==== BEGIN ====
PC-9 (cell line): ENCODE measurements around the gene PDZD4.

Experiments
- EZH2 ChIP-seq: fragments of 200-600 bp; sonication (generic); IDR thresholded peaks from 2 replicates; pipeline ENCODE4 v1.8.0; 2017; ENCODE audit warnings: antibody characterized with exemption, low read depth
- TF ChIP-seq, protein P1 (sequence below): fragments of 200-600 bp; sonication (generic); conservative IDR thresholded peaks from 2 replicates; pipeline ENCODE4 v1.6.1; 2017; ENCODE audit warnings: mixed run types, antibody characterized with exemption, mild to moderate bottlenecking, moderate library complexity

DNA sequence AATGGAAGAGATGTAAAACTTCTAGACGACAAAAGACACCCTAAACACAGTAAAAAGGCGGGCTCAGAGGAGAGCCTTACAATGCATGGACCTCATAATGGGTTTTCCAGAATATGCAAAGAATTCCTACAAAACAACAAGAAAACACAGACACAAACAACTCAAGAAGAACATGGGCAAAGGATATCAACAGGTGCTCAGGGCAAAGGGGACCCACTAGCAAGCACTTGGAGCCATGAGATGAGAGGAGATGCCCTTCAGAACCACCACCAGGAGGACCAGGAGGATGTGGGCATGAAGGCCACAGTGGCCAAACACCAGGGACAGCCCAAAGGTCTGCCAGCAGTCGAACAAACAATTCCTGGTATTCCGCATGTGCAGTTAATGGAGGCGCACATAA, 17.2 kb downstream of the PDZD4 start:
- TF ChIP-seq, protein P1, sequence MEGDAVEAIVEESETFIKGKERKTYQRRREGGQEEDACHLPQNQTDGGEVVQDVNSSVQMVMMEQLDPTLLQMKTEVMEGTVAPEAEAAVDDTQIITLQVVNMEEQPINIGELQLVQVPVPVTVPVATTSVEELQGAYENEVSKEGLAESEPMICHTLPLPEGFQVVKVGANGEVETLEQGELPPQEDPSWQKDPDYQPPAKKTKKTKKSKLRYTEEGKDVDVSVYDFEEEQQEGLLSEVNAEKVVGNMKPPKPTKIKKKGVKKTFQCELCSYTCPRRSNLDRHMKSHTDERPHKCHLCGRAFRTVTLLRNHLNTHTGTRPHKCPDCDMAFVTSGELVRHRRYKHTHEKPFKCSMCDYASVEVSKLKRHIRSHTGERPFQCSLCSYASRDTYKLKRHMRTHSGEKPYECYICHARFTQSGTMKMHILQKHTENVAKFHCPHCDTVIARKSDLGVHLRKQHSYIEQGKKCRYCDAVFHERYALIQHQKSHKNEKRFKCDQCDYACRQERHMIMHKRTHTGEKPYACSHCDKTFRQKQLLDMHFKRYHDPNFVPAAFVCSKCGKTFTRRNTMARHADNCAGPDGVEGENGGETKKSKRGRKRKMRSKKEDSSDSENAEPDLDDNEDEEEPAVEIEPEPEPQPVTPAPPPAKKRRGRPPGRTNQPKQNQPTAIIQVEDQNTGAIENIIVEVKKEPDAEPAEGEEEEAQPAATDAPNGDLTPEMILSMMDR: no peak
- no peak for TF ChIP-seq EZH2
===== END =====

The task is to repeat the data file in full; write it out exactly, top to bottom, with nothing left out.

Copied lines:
PC-9 (cell line): ENCODE measurements around the gene PDZD4.

Experiments
- EZH2 ChIP-seq: fragments of 200-600 bp; sonication (generic); IDR thresholded peaks from 2 replicates; pipeline ENCODE4 v1.8.0; 2017; ENCODE audit warnings: antibody characterized with exemption, low read depth
- TF ChIP-seq, protein P1 (sequence below): fragments of 200-600 bp; sonication (generic); conservative IDR thresholded peaks from 2 replicates; pipeline ENCODE4 v1.6.1; 2017; ENCODE audit warnings: mixed run types, antibody characterized with exemption, mild to moderate bottlenecking, moderate library complexity

DNA sequence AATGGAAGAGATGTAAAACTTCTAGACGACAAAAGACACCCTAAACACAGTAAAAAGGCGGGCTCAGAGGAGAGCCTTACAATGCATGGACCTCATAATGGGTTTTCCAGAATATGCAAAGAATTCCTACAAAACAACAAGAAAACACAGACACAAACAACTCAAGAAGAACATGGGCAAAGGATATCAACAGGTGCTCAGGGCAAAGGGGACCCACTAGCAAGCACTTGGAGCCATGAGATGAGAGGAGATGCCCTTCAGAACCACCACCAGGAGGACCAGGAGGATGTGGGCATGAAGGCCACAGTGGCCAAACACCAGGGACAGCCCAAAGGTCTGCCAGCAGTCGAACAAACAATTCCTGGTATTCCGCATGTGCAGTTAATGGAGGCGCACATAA, 17.2 kb downstream of the PDZD4 start:
- TF ChIP-seq, protein P1, sequence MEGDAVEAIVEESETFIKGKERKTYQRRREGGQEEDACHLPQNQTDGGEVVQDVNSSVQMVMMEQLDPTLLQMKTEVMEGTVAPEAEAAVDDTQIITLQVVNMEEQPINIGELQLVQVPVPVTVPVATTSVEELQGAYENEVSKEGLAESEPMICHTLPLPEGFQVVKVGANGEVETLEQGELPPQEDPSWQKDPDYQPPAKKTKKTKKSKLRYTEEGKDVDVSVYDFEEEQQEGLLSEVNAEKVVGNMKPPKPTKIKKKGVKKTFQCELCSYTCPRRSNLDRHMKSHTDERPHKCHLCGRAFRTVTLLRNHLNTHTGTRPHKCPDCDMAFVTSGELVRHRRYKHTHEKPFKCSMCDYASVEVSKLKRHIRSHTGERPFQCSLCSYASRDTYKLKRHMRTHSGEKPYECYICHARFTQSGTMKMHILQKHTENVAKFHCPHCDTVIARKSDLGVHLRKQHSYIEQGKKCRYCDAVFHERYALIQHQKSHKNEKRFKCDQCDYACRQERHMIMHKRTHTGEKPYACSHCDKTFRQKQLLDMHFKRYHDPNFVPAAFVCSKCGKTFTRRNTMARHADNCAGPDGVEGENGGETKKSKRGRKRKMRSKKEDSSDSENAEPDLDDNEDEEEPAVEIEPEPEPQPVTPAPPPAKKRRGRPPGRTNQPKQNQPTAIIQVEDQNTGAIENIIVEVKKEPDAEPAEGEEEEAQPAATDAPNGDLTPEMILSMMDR: no peak
- no peak for TF ChIP-seq EZH2